SIGNIFICANT EVENTS - On-Going Flight Program

STEP Team Produces Unique Aerogel Samples

The production of aerogel for the containment of liquid helium in a 200-liter dewar has reached the point of manufacturing prototypical samples. Since the microscopic structure of silica aerogel is composed of a highly porous open-cell network of minute silica fibers, aerogel is an excellent candidate for the containment of liquid systems. In the spring of 2000, 14-cm annular cylinders were made and tested as a first step in developing the aerogel required. After inserting these annular cylinders into a metal sleeve, the aerogel was immersed in liquid helium to demonstrate that the helium would fill the pore structure of the aerogel. Since the ingress and egress of liquid helium is crucial to the project, the testing showed that aerogel was a viable material for liquid helium entrainment.

Due to the limited size of the available aerogel production facility, 25-cm annular cylinders were the largest single annular units that could be successfully processed. In late 2000 and early 2001, rounded trapezoidal blocks were produced having a volume of approximately 2.5 liters each. Six of these aerogel blocks have been produced and assembled to form an annular structure 45 cm in diameter and 10 cm in height (see photo below). This annulus is, in fact, prototypical of a portion of the current design for the flight aerogel system.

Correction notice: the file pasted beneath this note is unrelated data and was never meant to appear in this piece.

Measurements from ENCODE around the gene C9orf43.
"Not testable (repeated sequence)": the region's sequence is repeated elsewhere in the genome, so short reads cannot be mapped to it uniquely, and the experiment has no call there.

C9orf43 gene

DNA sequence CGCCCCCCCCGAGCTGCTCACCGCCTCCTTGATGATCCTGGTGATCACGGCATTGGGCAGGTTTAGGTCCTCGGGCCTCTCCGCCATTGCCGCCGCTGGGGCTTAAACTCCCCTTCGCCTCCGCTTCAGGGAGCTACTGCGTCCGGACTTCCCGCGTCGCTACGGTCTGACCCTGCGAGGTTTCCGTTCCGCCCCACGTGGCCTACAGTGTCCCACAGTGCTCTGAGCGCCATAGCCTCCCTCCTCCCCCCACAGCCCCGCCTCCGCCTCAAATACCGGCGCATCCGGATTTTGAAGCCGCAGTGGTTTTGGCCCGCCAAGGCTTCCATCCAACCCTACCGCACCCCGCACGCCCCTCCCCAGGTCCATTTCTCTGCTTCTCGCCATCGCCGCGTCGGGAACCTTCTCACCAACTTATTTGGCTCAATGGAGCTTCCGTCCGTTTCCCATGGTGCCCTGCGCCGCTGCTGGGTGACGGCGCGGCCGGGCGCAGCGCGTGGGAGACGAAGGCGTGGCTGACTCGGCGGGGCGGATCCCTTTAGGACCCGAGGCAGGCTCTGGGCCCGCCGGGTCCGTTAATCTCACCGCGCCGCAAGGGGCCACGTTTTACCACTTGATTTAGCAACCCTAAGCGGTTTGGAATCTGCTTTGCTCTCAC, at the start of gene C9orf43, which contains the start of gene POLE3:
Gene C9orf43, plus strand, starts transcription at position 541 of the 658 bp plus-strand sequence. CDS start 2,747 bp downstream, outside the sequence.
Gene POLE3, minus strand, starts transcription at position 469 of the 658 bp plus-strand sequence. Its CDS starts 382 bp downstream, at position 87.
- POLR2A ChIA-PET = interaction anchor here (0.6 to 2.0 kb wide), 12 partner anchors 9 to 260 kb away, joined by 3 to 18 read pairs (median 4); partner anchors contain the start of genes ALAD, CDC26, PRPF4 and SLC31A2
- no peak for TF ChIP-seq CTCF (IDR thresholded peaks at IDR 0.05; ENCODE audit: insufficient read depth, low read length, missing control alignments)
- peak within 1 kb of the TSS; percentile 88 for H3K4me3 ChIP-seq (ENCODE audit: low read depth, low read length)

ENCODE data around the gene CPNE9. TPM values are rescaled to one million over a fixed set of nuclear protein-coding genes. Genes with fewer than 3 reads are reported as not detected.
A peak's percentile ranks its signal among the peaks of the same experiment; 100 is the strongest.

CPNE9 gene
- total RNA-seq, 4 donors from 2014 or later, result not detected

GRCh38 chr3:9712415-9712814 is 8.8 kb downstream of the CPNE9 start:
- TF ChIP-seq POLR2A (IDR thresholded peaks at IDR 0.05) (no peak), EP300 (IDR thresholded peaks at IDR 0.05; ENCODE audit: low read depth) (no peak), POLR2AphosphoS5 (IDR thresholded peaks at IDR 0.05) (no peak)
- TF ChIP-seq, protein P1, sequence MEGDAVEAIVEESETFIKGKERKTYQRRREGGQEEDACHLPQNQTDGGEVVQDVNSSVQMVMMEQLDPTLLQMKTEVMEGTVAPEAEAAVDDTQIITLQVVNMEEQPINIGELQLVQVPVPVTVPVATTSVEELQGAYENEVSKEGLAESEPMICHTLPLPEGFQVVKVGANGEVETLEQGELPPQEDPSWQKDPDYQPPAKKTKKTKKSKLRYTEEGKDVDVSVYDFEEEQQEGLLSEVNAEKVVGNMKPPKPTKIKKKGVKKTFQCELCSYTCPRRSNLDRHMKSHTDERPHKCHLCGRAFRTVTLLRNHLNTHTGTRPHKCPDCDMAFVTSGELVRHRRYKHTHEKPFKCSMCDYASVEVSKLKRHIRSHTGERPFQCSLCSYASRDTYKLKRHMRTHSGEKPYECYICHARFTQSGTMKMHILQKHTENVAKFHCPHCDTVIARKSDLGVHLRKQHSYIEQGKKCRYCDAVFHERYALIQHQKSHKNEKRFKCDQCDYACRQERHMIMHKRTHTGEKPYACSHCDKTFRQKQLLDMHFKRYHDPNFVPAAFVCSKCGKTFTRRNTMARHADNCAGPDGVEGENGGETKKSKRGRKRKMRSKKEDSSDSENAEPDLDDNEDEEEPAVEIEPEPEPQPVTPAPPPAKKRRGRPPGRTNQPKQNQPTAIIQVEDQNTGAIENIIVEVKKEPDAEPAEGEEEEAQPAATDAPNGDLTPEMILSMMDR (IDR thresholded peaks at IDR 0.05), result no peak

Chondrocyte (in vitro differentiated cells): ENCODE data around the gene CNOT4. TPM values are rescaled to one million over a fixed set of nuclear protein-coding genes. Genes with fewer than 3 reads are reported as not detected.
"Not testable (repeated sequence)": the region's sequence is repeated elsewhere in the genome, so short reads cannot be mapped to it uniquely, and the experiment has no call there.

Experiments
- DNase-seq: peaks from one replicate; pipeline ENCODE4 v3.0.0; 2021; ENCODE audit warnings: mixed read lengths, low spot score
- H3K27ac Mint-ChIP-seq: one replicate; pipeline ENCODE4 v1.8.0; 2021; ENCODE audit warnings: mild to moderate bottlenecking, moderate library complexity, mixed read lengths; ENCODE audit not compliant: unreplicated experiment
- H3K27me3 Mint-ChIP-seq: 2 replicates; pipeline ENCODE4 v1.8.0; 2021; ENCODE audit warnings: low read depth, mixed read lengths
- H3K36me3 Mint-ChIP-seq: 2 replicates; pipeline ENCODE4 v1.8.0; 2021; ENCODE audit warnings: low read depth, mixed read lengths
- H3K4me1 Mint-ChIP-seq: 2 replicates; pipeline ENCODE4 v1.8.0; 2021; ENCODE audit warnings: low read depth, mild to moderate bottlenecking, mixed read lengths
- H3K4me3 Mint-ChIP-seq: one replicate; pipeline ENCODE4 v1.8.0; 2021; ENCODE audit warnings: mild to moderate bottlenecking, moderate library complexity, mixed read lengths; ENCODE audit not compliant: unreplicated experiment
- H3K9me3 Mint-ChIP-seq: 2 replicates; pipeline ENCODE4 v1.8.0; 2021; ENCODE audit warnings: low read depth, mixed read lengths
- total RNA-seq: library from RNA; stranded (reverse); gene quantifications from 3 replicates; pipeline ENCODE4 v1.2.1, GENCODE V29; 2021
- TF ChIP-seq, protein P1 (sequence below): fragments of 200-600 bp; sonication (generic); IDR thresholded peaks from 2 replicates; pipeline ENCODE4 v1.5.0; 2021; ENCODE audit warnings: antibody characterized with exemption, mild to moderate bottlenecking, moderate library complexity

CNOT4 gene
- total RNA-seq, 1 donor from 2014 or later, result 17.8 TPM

Several meetings have taken place between those involved in the STEP aerogel initiative from Stanford, JPL, and the Lockheed Advanced Technology Center. Testing and developmental work is about to begin on the specific design of the aerogel assembly. Ultimately, it is projected that 56 blocks will be manufactured and joined to form a structure that will fill the interior of the STEP flight dewar. The production of relatively large, precisely molded geometrical shapes had not been previously demonstrated prior to this work. Thus, not only is the utilization of aerogel for the containment of liquid helium tides a novel feature of the STEP project, but also the aerogel being developed is unique in its scale and geometric precision.